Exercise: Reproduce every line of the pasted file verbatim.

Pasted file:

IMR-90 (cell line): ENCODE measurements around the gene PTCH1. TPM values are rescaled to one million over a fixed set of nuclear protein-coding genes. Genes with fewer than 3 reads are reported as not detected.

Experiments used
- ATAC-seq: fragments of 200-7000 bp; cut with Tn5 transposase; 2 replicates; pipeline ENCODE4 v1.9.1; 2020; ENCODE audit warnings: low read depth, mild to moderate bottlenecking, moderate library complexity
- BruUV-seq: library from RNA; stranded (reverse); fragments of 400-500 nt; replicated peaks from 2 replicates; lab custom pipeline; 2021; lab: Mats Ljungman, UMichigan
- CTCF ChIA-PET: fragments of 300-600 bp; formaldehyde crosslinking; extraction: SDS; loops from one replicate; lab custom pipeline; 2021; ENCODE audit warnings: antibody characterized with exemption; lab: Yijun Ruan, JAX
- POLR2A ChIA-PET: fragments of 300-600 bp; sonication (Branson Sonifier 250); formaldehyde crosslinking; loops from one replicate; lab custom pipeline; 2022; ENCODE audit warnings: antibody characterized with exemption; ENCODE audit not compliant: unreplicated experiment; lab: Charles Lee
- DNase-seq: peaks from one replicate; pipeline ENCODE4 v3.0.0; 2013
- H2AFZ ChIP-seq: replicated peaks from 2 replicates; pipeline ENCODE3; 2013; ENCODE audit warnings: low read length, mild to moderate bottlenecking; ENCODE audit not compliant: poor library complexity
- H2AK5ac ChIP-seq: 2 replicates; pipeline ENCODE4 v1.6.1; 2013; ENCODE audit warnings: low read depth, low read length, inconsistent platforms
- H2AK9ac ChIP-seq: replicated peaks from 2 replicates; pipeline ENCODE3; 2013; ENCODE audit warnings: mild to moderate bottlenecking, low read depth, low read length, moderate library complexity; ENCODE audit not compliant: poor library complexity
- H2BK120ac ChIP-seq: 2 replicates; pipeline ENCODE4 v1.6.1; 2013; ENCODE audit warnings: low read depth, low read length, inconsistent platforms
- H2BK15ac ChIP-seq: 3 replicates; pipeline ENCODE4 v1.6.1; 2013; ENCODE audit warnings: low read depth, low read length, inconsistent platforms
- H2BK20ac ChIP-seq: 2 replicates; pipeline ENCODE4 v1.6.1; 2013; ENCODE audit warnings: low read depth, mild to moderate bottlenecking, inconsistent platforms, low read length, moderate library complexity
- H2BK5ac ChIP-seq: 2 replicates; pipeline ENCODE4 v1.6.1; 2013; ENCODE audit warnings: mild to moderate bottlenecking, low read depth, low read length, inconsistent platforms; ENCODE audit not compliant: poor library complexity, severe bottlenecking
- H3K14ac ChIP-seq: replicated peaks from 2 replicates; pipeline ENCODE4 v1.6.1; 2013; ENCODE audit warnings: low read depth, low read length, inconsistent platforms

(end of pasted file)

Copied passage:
IMR-90 (cell line): ENCODE measurements around the gene PTCH1. TPM values are rescaled to one million over a fixed set of nuclear protein-coding genes. Genes with fewer than 3 reads are reported as not detected.

Experiments used
- ATAC-seq: fragments of 200-7000 bp; cut with Tn5 transposase; 2 replicates; pipeline ENCODE4 v1.9.1; 2020; ENCODE audit warnings: low read depth, mild to moderate bottlenecking, moderate library complexity
- BruUV-seq: library from RNA; stranded (reverse); fragments of 400-500 nt; replicated peaks from 2 replicates; lab custom pipeline; 2021; lab: Mats Ljungman, UMichigan
- CTCF ChIA-PET: fragments of 300-600 bp; formaldehyde crosslinking; extraction: SDS; loops from one replicate; lab custom pipeline; 2021; ENCODE audit warnings: antibody characterized with exemption; lab: Yijun Ruan, JAX
- POLR2A ChIA-PET: fragments of 300-600 bp; sonication (Branson Sonifier 250); formaldehyde crosslinking; loops from one replicate; lab custom pipeline; 2022; ENCODE audit warnings: antibody characterized with exemption; ENCODE audit not compliant: unreplicated experiment; lab: Charles Lee
- DNase-seq: peaks from one replicate; pipeline ENCODE4 v3.0.0; 2013
- H2AFZ ChIP-seq: replicated peaks from 2 replicates; pipeline ENCODE3; 2013; ENCODE audit warnings: low read length, mild to moderate bottlenecking; ENCODE audit not compliant: poor library complexity
- H2AK5ac ChIP-seq: 2 replicates; pipeline ENCODE4 v1.6.1; 2013; ENCODE audit warnings: low read depth, low read length, inconsistent platforms
- H2AK9ac ChIP-seq: replicated peaks from 2 replicates; pipeline ENCODE3; 2013; ENCODE audit warnings: mild to moderate bottlenecking, low read depth, low read length, moderate library complexity; ENCODE audit not compliant: poor library complexity
- H2BK120ac ChIP-seq: 2 replicates; pipeline ENCODE4 v1.6.1; 2013; ENCODE audit warnings: low read depth, low read length, inconsistent platforms
- H2BK15ac ChIP-seq: 3 replicates; pipeline ENCODE4 v1.6.1; 2013; ENCODE audit warnings: low read depth, low read length, inconsistent platforms
- H2BK20ac ChIP-seq: 2 replicates; pipeline ENCODE4 v1.6.1; 2013; ENCODE audit warnings: low read depth, mild to moderate bottlenecking, inconsistent platforms, low read length, moderate library complexity
- H2BK5ac ChIP-seq: 2 replicates; pipeline ENCODE4 v1.6.1; 2013; ENCODE audit warnings: mild to moderate bottlenecking, low read depth, low read length, inconsistent platforms; ENCODE audit not compliant: poor library complexity, severe bottlenecking
- H3K14ac ChIP-seq: replicated peaks from 2 replicates; pipeline ENCODE4 v1.6.1; 2013; ENCODE audit warnings: low read depth, low read length, inconsistent platforms